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Paper, not plastic

I was shopping online Wednesday evening when it happened – my M&T Bank card was not accepted.

I retyped my information twice, just in case it was my error, but deep down I knew it wouldn’t help.

My card had been deactivated.

I knew it was coming. I got a letter a few weeks ago saying that my card was being replaced because I had shopped (a lot) at Target during the time of the store’s data breach.

The problem is, I still hadn’t received my new card. I had been checking the mail vigilantly, eager to slide the new plastic into my wallet. I had been swiping nervously at the gas pumps, sighing with relief that I could refuel my vehicle.

So Friday morning, I went to my local bank branch in hopes that they would tell me what happened.

The teller told me that because the Target breach affected so many people, the company that makes credit cards was having trouble keeping up with the requests for new ones.

I confirmed this with a spokesperson for M&T.

“There was a brief period when cards were taking a little longer than normal due, we think, both to industry-wide volume and also blizzard and other severe weather conditions,” spokesperson Philip Hosmer wrote back to me via email. “At this point and going forward, everything should be back to functioning normally.”

The branch employee helped me ensure that I would get a new card ASAP, and I got some cash to hold me over until then. That’s when I realized how dependent I am upon plastic.

No plastic would mean no online shopping, no paying at the gas pump and no online bill-pay. It means no purchases at all, even at a brick-and-mortar store, without peeking in my wallet to see if I have enough.

$2 billsThen, if I needed more, I would have to put down the coveted item, drive to the bank (during business hours) and have a teller withdraw money because I can’t use an ATM.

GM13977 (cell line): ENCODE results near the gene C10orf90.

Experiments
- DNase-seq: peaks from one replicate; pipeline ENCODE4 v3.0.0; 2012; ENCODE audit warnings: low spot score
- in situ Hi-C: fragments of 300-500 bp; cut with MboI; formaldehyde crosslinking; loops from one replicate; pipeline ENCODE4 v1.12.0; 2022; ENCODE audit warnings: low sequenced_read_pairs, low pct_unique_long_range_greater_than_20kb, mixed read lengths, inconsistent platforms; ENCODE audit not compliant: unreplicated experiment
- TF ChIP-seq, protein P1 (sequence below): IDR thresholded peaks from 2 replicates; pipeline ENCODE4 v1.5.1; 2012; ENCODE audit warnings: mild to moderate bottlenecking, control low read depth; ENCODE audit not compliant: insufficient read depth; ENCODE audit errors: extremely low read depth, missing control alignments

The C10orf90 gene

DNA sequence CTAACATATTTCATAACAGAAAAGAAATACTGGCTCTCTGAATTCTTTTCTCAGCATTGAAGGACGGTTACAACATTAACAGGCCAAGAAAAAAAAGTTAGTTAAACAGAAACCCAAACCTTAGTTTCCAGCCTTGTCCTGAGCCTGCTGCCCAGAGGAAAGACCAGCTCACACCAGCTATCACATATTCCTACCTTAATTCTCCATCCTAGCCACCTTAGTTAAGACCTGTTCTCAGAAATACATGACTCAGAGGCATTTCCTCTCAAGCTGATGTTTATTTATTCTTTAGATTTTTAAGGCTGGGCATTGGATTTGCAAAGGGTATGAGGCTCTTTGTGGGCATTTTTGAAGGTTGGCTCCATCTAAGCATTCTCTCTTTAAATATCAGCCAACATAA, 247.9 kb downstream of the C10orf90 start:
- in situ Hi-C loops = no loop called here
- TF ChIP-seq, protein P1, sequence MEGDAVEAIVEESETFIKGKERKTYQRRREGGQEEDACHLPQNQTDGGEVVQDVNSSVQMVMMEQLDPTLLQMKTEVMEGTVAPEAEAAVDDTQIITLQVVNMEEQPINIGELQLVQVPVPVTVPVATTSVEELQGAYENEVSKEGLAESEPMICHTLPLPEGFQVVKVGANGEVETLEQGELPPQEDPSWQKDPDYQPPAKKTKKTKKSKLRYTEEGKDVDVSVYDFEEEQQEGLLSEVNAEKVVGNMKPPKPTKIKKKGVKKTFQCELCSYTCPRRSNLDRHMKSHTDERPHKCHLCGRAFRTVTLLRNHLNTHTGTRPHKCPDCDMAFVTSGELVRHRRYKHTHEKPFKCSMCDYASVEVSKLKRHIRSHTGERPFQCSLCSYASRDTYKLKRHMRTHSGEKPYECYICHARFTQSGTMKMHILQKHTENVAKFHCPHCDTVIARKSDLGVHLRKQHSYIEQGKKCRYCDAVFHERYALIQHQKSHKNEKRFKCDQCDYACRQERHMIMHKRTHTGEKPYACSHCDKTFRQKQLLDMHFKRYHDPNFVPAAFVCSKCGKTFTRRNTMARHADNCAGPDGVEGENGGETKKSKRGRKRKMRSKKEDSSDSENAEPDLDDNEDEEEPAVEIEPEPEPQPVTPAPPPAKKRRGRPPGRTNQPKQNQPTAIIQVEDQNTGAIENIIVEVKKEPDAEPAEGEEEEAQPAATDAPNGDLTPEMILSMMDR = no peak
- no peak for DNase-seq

And once everyone whose card information was compromised gets a new card, they will likely have to change information on any accounts set to auto-pay. Think EZ-Pass, gym membership, iTunes, Amazon and any other service that automatically charges or allows easy pay.

Granted, losing large sums of money because a thief accessed card information would be a far worse fate. But it does show that these types of hacks are a problem not just for the unlucky individuals who lose money, but for those who have to take extra precautions and for the banks that have to issue thousands of new cards.

Some good may come of this. Credit card companies including Visa and Mastercard are working toward more secure credit card systems, which they say will make data theft much more difficult. Mastercard told the Wall Street Journal that they were working on it long before the Target breach.

The United States is reportedly the last major market that still uses the old method of swipe-and-sign. Hopefully, the newer technology, along with the adoption of better cybersecurity practices, will provide better protection for consumers.

But in the meantime, please excuse me while I go buy gas with cash and write a paper check to pay my bills. Anyone have some stamps I can borrow?


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